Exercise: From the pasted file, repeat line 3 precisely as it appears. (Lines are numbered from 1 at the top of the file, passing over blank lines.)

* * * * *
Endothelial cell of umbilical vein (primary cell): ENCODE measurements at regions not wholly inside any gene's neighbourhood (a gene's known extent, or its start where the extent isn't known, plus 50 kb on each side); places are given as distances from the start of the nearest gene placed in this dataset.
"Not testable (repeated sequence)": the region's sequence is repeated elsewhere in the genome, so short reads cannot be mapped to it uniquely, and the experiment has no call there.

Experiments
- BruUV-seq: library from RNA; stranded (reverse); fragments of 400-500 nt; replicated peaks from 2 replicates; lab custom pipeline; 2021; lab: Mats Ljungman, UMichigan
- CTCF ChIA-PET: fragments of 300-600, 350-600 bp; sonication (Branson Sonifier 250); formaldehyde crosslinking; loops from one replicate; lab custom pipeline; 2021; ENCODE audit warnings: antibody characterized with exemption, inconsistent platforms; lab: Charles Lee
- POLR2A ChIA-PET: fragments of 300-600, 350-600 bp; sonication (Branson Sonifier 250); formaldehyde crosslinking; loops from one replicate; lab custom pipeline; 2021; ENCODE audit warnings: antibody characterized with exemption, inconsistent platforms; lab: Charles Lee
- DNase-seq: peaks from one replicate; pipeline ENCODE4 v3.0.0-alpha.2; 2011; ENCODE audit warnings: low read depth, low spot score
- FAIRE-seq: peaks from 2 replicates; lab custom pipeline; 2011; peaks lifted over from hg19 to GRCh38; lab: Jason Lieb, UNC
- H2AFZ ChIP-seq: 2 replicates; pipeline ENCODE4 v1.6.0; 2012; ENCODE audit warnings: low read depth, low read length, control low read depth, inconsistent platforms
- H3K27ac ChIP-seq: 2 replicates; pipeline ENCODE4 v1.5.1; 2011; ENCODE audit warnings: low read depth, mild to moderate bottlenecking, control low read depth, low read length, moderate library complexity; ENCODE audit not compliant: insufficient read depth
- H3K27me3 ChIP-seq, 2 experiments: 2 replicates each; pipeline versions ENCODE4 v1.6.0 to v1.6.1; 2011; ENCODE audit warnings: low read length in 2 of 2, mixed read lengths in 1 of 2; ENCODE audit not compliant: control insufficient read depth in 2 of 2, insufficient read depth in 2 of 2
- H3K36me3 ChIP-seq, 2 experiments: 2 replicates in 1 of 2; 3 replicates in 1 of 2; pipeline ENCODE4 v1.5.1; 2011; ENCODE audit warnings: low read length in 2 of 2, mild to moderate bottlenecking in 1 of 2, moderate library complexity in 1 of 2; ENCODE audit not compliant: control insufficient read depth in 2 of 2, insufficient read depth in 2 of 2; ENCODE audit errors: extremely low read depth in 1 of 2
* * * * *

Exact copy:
Experiments